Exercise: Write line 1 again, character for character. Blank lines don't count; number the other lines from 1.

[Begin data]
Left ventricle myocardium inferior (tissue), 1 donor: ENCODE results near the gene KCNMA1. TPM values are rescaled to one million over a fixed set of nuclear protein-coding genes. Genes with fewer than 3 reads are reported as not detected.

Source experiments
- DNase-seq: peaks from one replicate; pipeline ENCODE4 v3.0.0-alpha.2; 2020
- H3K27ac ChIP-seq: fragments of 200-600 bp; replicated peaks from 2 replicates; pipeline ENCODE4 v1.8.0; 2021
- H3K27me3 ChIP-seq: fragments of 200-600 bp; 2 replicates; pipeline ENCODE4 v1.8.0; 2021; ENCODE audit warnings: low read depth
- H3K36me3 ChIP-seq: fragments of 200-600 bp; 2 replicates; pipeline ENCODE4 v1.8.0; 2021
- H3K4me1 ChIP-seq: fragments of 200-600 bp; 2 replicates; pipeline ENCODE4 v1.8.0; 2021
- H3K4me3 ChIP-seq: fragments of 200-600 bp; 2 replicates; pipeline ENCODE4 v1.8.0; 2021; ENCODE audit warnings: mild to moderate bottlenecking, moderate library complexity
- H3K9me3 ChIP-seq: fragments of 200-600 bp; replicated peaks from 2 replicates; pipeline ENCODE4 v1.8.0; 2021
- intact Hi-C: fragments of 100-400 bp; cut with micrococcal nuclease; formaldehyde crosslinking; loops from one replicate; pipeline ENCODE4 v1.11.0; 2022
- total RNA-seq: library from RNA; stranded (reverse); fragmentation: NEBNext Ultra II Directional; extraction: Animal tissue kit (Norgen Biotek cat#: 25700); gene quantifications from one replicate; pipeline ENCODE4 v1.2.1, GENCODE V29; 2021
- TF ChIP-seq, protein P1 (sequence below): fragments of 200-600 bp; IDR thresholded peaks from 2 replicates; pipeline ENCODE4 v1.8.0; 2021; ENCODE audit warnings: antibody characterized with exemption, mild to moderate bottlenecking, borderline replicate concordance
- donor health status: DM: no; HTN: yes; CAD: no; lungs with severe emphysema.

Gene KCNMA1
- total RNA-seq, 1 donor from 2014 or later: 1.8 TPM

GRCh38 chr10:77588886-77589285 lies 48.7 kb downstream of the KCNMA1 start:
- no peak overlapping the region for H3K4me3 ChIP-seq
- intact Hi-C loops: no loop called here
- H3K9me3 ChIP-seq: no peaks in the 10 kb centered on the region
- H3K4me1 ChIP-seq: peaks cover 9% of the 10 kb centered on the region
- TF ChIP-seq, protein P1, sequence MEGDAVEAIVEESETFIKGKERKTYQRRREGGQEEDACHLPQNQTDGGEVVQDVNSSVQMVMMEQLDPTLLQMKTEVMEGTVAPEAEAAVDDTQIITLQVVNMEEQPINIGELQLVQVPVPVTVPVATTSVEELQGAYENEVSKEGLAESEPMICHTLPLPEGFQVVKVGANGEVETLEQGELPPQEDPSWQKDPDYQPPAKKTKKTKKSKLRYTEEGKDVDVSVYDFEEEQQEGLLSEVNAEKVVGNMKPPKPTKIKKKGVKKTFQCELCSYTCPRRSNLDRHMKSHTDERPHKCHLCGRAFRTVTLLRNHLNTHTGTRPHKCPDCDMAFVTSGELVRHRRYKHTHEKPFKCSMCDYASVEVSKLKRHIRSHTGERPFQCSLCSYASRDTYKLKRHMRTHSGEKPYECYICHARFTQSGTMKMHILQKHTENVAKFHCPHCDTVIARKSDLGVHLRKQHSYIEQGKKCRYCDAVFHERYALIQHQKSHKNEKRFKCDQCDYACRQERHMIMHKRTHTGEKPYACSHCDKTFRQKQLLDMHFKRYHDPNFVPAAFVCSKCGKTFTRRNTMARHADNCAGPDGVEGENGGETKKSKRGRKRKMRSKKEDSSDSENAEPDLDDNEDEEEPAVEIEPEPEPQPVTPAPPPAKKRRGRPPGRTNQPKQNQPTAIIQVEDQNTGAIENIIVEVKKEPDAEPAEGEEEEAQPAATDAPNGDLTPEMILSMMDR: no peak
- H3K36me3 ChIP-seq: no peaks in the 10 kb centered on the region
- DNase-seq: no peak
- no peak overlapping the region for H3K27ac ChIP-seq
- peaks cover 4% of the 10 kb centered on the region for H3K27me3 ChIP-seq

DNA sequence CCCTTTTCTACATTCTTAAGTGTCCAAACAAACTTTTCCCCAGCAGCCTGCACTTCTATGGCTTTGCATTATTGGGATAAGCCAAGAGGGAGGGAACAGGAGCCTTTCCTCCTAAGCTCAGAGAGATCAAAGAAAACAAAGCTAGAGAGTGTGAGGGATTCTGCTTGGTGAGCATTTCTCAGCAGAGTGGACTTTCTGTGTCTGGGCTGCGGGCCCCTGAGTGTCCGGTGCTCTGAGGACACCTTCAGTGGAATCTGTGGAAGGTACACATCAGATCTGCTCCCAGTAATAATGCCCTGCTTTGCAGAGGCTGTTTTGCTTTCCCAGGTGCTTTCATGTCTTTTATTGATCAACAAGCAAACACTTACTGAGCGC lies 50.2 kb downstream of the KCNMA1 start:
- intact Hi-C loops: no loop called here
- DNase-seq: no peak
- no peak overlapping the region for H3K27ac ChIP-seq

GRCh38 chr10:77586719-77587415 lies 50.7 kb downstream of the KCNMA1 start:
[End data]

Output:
Left ventricle myocardium inferior (tissue), 1 donor: ENCODE results near the gene KCNMA1. TPM values are rescaled to one million over a fixed set of nuclear protein-coding genes. Genes with fewer than 3 reads are reported as not detected.